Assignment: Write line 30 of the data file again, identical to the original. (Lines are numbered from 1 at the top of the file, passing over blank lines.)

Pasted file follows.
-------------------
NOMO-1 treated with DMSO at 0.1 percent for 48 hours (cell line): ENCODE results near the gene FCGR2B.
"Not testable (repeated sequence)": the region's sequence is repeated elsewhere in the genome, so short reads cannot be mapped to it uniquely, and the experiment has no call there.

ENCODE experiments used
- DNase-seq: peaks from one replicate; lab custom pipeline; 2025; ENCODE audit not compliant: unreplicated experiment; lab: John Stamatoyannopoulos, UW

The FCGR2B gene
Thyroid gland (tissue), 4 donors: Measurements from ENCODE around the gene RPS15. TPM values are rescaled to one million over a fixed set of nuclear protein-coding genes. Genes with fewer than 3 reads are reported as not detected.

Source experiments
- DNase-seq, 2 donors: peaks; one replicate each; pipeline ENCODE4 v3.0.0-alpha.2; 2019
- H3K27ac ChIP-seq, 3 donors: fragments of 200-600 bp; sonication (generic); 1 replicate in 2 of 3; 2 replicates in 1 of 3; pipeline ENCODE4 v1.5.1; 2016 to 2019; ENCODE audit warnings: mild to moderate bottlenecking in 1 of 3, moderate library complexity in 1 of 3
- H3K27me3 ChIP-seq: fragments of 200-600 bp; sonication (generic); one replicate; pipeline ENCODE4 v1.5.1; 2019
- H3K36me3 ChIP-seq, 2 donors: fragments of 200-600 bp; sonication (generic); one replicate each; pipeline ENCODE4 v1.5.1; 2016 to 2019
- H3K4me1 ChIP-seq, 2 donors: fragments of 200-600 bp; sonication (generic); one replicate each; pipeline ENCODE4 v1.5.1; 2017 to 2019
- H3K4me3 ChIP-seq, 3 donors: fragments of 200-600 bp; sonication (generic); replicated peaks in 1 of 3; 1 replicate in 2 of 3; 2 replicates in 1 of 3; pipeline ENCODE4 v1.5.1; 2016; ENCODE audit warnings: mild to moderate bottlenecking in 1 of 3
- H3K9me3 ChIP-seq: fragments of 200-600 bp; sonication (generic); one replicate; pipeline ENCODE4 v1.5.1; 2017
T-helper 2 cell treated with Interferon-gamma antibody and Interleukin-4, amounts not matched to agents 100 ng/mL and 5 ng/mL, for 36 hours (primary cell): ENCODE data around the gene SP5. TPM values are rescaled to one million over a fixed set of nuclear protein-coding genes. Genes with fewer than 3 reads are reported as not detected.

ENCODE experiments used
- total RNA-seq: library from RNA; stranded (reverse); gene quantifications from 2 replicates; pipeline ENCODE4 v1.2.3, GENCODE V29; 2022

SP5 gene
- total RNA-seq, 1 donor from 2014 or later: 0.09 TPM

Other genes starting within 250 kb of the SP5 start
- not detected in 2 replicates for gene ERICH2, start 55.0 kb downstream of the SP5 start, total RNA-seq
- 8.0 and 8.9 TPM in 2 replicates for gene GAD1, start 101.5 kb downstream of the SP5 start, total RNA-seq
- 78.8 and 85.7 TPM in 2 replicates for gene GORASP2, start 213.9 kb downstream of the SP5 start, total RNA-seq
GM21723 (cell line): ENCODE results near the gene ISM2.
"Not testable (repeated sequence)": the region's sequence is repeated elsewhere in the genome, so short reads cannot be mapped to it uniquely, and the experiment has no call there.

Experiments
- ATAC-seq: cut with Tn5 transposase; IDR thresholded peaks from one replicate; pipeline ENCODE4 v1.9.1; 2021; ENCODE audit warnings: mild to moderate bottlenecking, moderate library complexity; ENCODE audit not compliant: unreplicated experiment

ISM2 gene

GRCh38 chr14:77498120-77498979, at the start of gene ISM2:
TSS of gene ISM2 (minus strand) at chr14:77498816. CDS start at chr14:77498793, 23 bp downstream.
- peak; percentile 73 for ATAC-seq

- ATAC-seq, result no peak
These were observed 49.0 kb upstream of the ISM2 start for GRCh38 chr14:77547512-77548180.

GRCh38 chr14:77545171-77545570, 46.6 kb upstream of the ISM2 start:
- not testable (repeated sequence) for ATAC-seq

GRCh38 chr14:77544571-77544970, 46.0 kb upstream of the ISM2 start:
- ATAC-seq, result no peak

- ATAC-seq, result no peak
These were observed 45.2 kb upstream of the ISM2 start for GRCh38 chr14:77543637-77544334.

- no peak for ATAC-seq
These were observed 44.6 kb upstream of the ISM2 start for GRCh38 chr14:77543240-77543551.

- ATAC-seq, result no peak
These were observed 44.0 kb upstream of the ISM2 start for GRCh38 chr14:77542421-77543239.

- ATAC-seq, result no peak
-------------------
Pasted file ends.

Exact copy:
TSS of gene ISM2 (minus strand) at chr14:77498816. CDS start at chr14:77498793, 23 bp downstream.